While some might be tempted to call it voyeurism, the real reason why viewers don’t switch the channel goes beyond the grim enjoyment of witnessing others experiencing pain and distress. The truth is, we like watching people facing problems we fear we might face, too.
Interviewed by the BBC back in 2012, Professor George Ikkos, President of the Royal Society of Medicine’s psychiatry section, pointed out that “it is more to do with learning about ourselves from other people,” before adding: “It’s not like watching something about nuclear physics or stamp collecting.”
Does that make us eager spectators of other people’s misery? Absolutely. But in a less morbid manner than one might think. Take the 2016 Netflix short documentary Extremis (nominated for an Academy Award this year) as an example. Even though the film, shot in the Intensive Care Unit of Highland Hospital in California, only lasts 24 minutes, it has had an undeniable powerful impact on audiences. Why? Extremis follows doctors, families, and patients as they make end-of-life decisions. Does it mean that people love to watch others dying? Absolutely not. While it exposes the amount of stress doctors face when they have to make dramatic decisions, the documentary is also a long stare in the eyes of death itself, leading to a frank confrontation with something that fascinates most of us and affects everyone dramatically.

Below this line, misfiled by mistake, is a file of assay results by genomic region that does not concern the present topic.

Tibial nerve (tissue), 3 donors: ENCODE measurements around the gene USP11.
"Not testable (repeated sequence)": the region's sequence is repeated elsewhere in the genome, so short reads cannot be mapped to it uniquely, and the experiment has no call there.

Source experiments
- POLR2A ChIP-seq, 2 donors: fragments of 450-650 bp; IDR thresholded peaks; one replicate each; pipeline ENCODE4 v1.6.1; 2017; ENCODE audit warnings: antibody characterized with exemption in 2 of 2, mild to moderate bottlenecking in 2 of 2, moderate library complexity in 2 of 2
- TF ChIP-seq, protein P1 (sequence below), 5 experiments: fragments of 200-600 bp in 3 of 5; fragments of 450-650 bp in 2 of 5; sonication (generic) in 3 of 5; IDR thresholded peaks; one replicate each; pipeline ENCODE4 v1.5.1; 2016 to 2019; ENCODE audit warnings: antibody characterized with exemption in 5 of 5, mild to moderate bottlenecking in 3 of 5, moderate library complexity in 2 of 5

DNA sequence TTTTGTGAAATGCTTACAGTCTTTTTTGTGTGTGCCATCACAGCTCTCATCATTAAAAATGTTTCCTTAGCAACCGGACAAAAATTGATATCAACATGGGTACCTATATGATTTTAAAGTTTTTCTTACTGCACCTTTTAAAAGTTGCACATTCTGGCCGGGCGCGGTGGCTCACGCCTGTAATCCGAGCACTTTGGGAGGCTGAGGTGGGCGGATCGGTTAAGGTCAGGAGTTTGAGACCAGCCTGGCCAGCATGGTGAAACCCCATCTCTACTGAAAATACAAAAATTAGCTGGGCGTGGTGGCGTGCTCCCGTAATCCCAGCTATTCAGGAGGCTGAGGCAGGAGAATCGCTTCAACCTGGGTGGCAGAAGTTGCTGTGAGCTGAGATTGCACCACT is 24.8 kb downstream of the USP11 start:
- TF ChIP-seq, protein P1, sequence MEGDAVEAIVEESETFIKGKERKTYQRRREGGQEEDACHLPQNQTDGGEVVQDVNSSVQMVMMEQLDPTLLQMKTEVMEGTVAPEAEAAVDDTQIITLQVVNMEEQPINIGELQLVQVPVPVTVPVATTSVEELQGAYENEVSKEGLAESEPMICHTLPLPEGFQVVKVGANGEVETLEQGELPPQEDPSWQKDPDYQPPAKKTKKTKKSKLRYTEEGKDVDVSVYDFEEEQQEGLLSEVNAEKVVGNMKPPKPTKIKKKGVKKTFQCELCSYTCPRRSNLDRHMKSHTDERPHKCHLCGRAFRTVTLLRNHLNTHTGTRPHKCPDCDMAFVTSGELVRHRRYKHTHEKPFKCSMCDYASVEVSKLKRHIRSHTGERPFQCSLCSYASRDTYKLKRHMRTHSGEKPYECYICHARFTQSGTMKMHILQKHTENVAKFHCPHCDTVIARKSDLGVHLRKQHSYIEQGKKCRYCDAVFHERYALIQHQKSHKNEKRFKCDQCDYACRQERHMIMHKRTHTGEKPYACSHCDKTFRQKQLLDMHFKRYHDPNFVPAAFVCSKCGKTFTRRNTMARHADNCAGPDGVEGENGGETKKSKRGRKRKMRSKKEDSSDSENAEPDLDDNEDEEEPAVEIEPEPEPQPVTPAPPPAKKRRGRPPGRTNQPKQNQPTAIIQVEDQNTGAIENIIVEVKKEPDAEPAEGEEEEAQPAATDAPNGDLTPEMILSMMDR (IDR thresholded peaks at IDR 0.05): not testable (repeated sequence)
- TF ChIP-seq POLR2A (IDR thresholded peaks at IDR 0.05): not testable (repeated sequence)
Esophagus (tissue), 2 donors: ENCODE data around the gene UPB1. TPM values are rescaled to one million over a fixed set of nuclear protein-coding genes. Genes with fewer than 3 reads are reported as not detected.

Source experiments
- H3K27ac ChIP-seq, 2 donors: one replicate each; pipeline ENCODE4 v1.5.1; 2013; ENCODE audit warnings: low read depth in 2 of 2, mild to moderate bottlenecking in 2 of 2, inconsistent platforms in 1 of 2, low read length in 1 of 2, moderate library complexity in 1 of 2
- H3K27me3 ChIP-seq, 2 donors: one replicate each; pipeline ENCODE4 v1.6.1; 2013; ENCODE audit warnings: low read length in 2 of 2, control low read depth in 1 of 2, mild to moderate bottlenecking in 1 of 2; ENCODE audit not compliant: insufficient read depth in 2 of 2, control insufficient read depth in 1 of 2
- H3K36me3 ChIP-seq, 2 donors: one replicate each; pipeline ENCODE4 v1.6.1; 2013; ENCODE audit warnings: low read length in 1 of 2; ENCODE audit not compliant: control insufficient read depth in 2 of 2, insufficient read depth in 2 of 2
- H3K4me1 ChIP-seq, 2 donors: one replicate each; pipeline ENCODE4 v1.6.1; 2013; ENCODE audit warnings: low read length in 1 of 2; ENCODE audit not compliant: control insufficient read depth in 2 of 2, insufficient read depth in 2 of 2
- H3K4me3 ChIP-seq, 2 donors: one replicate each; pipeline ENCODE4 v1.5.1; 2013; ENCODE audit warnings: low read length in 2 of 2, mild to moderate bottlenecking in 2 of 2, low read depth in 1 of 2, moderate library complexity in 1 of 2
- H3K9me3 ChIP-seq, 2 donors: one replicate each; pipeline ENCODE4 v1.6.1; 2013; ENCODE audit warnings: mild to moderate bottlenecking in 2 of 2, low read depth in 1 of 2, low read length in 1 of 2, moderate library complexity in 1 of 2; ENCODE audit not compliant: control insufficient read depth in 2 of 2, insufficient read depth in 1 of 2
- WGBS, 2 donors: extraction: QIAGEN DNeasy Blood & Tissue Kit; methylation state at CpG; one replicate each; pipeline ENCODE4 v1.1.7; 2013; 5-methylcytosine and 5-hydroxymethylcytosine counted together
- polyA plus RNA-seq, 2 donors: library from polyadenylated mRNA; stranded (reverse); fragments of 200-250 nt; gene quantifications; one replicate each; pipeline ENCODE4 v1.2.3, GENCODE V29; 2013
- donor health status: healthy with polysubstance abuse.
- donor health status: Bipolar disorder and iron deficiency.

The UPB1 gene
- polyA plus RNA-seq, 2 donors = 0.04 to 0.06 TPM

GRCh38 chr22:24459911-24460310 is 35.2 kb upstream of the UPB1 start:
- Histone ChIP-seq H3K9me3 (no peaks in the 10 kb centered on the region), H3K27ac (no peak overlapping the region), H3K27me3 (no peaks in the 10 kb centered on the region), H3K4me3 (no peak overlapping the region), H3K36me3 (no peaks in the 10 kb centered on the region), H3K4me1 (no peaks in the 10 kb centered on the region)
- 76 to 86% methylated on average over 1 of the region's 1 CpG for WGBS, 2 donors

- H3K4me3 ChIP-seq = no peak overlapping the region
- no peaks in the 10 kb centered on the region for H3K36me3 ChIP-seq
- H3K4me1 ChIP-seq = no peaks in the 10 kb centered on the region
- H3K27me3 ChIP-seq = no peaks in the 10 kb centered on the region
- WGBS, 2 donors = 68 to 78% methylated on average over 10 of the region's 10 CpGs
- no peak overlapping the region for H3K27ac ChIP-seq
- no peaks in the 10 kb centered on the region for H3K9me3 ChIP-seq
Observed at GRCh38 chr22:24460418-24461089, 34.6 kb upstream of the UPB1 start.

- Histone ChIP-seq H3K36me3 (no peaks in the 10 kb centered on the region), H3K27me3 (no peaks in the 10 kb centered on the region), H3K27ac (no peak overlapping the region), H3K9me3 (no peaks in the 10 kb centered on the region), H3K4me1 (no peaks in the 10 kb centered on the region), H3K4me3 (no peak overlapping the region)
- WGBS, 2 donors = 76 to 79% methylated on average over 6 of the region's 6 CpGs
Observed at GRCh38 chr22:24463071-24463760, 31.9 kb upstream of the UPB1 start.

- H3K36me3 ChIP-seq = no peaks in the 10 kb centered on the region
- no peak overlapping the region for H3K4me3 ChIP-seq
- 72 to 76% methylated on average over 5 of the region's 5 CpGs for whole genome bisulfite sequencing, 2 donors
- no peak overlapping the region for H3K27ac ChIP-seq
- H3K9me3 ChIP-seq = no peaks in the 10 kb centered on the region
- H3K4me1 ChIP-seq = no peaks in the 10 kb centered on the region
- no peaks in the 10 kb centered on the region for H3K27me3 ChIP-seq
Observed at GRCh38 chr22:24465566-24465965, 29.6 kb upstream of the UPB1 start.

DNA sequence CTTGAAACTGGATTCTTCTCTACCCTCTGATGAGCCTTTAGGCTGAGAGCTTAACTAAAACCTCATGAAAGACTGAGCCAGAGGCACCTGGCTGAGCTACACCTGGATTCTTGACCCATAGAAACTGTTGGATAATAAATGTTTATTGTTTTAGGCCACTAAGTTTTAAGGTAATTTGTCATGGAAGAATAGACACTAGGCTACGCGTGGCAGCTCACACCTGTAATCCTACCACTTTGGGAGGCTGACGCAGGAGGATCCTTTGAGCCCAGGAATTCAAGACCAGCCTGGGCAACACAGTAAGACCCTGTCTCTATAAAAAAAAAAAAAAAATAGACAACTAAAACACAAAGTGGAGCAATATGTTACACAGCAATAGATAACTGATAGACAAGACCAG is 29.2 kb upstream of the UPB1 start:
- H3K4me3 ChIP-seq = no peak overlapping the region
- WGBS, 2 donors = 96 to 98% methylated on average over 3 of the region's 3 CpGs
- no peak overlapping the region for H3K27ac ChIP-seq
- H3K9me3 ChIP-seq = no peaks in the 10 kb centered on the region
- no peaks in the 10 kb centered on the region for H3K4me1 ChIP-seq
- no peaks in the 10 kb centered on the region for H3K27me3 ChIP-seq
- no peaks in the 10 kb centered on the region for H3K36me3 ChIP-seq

It’s therefore no wonder why many writers of medical series tend to find inspiration in real-life cases to come up with their scripts. Furthermore, real-life problems are also an opportunity to shed light on many overlooked social issues. Simply take a look back at some of the most talked-about or impactful past TV episodes from famous shows. Many covered problems that are too often disregarded by society, like mental illness, costs of care, family abuse, rape… which are, ultimately, contentious matters that countless viewers can truly empathize with.